Sand and Gravel - Credit Jolyon Chesworth
Sand and gravel are formed as a result of weathering and erosion of larger rocks. Due to their size they are easily dispersed and can occur in a great variety of environmental conditions ranging from deep sea, wave-sheltered and exposed coasts, bays and estuaries. The combination will rarely be just gravel or sand but is often a varying combination of the two.
What is it?
Sand and gravel is classified as the seabed and shore that consists of sediments ranging in size from ≥0.0625mm to 2mm for sand and 2mm to 64mm for gravel.
Where is it found?
Sand and gravel can be found covering the seabed from the deep of the ocean to the top of shore. They tend to be less dominant in exposed areas as the strong currents will often carry the sediments away. Sand and gravel cover up to 90% of our seabeds.
This type of seabed can be found off the coast throughout the UK. On the west coast, in the English Channel and Irish Sea, the sand and gravel is mostly shell derived, while those connected to the North Sea have a higher composition of hard rocks.
Why is it important?
There are a whole range of species that live in these areas, a greater number of species is often found in more sheltered areas compared to wave and wind exposed areas.
Sand eels will live in these areas, sometimes in shoals of thousands, they live in these habitats so they can bury into the seabed for protection, they tend to bury over night and also during most of the winter months. They are hugely important in the marine food chain as they are fed on by a whole range of species including commercially important fish such as cod, haddock, bass and rays, which in turn attract other predators such as sharks.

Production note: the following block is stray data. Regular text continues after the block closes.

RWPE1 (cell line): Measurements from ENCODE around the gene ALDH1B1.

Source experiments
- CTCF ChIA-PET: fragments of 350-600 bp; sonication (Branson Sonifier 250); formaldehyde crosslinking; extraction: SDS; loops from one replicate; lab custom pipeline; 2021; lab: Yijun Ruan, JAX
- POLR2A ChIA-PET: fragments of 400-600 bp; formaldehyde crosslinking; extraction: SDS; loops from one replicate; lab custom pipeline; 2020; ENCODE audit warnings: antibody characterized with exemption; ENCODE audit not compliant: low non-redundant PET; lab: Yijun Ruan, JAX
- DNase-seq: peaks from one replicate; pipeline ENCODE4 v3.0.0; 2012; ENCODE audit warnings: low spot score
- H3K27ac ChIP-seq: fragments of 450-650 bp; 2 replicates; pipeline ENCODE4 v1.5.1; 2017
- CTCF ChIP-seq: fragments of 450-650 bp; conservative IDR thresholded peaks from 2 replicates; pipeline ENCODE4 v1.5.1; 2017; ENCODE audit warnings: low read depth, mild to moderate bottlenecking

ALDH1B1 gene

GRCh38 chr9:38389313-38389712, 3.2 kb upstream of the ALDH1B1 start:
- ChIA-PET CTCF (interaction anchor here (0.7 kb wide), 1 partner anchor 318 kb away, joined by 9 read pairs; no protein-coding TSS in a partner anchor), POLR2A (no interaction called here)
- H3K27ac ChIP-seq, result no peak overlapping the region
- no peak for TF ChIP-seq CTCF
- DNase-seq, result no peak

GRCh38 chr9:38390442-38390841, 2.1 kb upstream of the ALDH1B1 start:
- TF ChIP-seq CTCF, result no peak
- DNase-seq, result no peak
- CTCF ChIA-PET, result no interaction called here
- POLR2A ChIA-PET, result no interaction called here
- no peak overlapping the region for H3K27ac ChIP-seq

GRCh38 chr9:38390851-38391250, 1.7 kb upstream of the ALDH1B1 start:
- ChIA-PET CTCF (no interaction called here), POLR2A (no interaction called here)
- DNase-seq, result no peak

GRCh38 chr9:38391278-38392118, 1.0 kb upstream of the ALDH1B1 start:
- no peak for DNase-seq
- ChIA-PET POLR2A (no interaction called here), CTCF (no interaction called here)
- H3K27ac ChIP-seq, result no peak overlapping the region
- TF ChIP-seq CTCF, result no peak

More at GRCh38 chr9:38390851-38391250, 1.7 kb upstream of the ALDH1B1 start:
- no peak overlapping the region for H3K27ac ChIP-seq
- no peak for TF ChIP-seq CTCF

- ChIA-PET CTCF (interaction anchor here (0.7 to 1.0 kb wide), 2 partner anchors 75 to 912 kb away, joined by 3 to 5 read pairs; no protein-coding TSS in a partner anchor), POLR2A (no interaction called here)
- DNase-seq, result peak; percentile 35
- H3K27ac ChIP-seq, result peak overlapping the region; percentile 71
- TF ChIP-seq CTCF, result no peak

Sand and gravel areas also attract lots of crustaceans, like shrimps prawns and crabs, many of which also burrow in to the sediment.
Cuttlefish are also often found in these areas, these incredible creatures are masters of camouflage, able to change colour rapidly and texture of their skin to reflect the seabed they are on. Different camouflage is also use for communication, for example the display of zebra stripes act to attract a mate.
Gravels are also hugely important for fish spawning, which will create burrows/holes into the seabed ideal for laying and protecting eggs.
The male black bream seeks out gravel areas to create an up to 2m in diameter depressions in the surface using his tail, to form nests which the females will lay their eggs in.
Is it threatened?
The biggest threat to this habitat is aggregate dredging. Each year 20 million tons of sand and gravel is dredged from the seabed. Trawling methods such scallop dredging can also cause unrest for species settled on the seabed and species, such as bivalves and habitats such as biogenic reefs, are extremely sensitive to disturbance.
Coastal development for marinas and slipways, deepening of channels and strengthening of sea defences can also alter the seabed’s exposure level to waves, currents and tides with impacts on marine wildlife.
What are The Wildlife Trusts doing to help?
Following the assent of the Marine & Coastal Access Act, four regional projects were established to identify potential Marine Conservation Zones within England.
The projects are stakeholder led and Wildlife Trust staff sit on all projects, at local, regional and a national level. These projects will ultimately put forward sites to protect special areas of the sea.
Additional work on Marine Protected Areas is also underway in Wales and Scotland, whilst in Northern Ireland we are still campaigning for Marine legislation with a commitment to establishing these areas.
What can I do to help?
Visit wildlifetrusts.org/livingseas to find out how you can help our marine conservation work in the UK.
Depending on where you live, local Wildlife Trust volunteers help out with everything from recording marine wildlife sightings to beach cleans and educational work. Visit our Living Seas pages online or contact your local Trust to find out more.